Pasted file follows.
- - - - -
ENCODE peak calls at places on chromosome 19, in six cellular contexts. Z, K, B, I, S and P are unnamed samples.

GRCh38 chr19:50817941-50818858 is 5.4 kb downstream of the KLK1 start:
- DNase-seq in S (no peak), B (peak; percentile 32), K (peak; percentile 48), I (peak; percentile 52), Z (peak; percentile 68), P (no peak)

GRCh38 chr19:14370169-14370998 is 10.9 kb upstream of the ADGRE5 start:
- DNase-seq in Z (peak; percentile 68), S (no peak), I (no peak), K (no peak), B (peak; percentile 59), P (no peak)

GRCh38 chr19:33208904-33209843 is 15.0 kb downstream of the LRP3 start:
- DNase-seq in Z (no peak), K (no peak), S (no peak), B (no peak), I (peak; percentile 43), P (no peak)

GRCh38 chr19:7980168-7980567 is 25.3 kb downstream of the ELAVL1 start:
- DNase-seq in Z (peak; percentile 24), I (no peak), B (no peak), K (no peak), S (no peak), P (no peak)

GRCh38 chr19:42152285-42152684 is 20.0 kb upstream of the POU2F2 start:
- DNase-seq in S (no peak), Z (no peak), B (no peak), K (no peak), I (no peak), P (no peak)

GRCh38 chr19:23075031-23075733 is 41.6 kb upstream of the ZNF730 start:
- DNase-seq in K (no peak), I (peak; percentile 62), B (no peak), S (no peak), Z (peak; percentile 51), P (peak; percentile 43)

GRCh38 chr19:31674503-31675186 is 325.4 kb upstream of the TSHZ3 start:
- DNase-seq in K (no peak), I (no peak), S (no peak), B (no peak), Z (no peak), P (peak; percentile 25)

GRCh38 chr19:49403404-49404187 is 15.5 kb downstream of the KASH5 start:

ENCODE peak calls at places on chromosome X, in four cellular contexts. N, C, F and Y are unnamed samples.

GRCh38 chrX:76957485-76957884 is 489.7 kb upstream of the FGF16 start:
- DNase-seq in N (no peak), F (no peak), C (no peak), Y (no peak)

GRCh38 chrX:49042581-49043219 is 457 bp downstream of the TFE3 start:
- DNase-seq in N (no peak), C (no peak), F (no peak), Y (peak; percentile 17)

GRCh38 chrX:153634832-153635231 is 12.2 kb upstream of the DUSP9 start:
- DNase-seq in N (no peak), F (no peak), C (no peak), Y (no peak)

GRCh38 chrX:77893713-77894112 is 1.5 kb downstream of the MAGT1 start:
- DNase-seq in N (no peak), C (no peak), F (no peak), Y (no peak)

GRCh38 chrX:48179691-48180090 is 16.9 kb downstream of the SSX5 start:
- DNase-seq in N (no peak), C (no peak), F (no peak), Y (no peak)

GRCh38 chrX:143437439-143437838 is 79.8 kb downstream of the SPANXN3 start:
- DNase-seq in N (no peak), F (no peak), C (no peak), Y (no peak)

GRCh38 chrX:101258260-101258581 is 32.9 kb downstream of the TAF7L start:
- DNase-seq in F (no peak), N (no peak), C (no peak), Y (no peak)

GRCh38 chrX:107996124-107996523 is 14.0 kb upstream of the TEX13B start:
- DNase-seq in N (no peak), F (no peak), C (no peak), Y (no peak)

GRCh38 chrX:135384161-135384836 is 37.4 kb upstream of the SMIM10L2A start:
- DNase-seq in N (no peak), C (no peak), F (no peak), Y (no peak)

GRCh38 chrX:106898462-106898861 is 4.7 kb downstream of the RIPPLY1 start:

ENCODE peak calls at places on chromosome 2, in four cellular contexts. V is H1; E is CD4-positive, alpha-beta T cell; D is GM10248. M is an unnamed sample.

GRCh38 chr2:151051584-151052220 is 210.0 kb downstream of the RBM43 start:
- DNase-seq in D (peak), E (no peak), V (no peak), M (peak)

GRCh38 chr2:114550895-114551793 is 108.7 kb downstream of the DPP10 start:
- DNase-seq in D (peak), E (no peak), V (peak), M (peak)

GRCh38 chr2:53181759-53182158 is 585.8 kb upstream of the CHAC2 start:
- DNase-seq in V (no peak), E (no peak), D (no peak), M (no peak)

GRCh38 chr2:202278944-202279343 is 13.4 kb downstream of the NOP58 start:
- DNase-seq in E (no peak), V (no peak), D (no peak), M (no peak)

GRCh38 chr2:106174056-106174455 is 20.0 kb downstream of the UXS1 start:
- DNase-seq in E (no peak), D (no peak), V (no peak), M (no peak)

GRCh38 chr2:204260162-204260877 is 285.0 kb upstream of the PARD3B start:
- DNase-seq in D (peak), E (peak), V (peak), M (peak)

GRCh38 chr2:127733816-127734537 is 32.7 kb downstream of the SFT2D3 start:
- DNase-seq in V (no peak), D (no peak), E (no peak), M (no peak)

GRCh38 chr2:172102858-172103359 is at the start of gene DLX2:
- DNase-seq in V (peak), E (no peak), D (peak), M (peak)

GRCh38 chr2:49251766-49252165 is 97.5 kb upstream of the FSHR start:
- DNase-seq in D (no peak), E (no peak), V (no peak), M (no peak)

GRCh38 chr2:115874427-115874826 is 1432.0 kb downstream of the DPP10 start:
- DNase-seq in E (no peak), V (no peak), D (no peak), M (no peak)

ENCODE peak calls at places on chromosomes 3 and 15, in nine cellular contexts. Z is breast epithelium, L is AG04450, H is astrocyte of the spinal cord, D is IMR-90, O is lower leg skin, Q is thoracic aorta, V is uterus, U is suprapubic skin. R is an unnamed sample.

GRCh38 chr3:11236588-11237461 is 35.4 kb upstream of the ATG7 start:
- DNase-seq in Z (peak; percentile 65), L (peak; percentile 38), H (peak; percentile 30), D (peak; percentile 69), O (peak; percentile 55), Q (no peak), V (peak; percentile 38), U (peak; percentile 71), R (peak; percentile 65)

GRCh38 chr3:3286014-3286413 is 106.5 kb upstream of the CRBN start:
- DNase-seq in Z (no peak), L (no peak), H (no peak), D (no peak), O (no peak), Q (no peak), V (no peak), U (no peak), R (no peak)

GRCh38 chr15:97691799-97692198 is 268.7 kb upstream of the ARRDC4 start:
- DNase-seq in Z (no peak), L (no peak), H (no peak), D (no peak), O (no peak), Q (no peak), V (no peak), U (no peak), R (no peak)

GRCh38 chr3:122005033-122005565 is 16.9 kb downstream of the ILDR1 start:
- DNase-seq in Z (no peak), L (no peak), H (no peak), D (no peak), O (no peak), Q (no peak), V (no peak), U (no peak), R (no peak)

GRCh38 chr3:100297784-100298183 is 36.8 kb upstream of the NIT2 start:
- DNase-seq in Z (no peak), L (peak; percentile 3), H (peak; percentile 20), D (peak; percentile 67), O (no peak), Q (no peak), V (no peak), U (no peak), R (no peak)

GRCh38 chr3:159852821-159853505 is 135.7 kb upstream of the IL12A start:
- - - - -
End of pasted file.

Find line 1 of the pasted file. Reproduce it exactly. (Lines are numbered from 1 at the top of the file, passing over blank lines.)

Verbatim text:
ENCODE peak calls at places on chromosome 19, in six cellular contexts. Z, K, B, I, S and P are unnamed samples.